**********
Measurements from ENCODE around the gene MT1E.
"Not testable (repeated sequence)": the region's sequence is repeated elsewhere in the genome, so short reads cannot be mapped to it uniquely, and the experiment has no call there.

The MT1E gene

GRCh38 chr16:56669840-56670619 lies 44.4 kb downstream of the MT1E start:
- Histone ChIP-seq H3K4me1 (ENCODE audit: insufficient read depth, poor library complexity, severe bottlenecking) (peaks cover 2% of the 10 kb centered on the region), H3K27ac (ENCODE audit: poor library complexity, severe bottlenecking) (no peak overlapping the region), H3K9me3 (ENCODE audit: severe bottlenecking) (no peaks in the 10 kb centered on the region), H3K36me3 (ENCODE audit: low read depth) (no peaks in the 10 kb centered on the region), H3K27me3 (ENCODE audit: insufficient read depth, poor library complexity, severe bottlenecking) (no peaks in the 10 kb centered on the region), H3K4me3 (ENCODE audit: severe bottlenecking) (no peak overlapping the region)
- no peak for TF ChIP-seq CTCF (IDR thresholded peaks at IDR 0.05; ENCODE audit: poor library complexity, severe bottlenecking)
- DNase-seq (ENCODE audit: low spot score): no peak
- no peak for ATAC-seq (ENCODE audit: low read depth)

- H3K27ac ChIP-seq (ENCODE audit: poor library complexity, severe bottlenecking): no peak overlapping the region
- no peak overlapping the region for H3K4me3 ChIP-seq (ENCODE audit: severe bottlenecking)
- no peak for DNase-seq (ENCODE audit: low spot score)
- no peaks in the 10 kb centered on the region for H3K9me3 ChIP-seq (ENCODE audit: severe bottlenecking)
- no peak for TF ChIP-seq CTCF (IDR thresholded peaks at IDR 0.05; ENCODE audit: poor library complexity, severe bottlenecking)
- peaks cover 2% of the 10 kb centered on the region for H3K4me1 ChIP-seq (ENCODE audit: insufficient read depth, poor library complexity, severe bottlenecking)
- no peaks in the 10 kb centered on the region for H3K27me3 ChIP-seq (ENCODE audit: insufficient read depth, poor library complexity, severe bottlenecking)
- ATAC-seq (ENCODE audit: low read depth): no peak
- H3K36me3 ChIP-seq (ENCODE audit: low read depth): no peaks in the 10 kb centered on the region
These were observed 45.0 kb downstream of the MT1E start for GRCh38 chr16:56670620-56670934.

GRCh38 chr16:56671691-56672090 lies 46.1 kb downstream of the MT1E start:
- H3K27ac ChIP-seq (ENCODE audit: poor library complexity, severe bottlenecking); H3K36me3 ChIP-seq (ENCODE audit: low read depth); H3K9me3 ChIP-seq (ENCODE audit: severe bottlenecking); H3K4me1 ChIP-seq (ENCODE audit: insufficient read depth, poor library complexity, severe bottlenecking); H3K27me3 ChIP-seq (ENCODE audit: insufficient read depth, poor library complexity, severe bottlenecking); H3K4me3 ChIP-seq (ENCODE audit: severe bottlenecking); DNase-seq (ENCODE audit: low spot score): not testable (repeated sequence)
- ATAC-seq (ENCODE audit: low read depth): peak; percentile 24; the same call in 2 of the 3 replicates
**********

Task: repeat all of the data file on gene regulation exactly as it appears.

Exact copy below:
Measurements from ENCODE around the gene MT1E.
"Not testable (repeated sequence)": the region's sequence is repeated elsewhere in the genome, so short reads cannot be mapped to it uniquely, and the experiment has no call there.

The MT1E gene

GRCh38 chr16:56669840-56670619 lies 44.4 kb downstream of the MT1E start:
- Histone ChIP-seq H3K4me1 (ENCODE audit: insufficient read depth, poor library complexity, severe bottlenecking) (peaks cover 2% of the 10 kb centered on the region), H3K27ac (ENCODE audit: poor library complexity, severe bottlenecking) (no peak overlapping the region), H3K9me3 (ENCODE audit: severe bottlenecking) (no peaks in the 10 kb centered on the region), H3K36me3 (ENCODE audit: low read depth) (no peaks in the 10 kb centered on the region), H3K27me3 (ENCODE audit: insufficient read depth, poor library complexity, severe bottlenecking) (no peaks in the 10 kb centered on the region), H3K4me3 (ENCODE audit: severe bottlenecking) (no peak overlapping the region)
- no peak for TF ChIP-seq CTCF (IDR thresholded peaks at IDR 0.05; ENCODE audit: poor library complexity, severe bottlenecking)
- DNase-seq (ENCODE audit: low spot score): no peak
- no peak for ATAC-seq (ENCODE audit: low read depth)

- H3K27ac ChIP-seq (ENCODE audit: poor library complexity, severe bottlenecking): no peak overlapping the region
- no peak overlapping the region for H3K4me3 ChIP-seq (ENCODE audit: severe bottlenecking)
- no peak for DNase-seq (ENCODE audit: low spot score)
- no peaks in the 10 kb centered on the region for H3K9me3 ChIP-seq (ENCODE audit: severe bottlenecking)
- no peak for TF ChIP-seq CTCF (IDR thresholded peaks at IDR 0.05; ENCODE audit: poor library complexity, severe bottlenecking)
- peaks cover 2% of the 10 kb centered on the region for H3K4me1 ChIP-seq (ENCODE audit: insufficient read depth, poor library complexity, severe bottlenecking)
- no peaks in the 10 kb centered on the region for H3K27me3 ChIP-seq (ENCODE audit: insufficient read depth, poor library complexity, severe bottlenecking)
- ATAC-seq (ENCODE audit: low read depth): no peak
- H3K36me3 ChIP-seq (ENCODE audit: low read depth): no peaks in the 10 kb centered on the region
These were observed 45.0 kb downstream of the MT1E start for GRCh38 chr16:56670620-56670934.

GRCh38 chr16:56671691-56672090 lies 46.1 kb downstream of the MT1E start:
- H3K27ac ChIP-seq (ENCODE audit: poor library complexity, severe bottlenecking); H3K36me3 ChIP-seq (ENCODE audit: low read depth); H3K9me3 ChIP-seq (ENCODE audit: severe bottlenecking); H3K4me1 ChIP-seq (ENCODE audit: insufficient read depth, poor library complexity, severe bottlenecking); H3K27me3 ChIP-seq (ENCODE audit: insufficient read depth, poor library complexity, severe bottlenecking); H3K4me3 ChIP-seq (ENCODE audit: severe bottlenecking); DNase-seq (ENCODE audit: low spot score): not testable (repeated sequence)
- ATAC-seq (ENCODE audit: low read depth): peak; percentile 24; the same call in 2 of the 3 replicates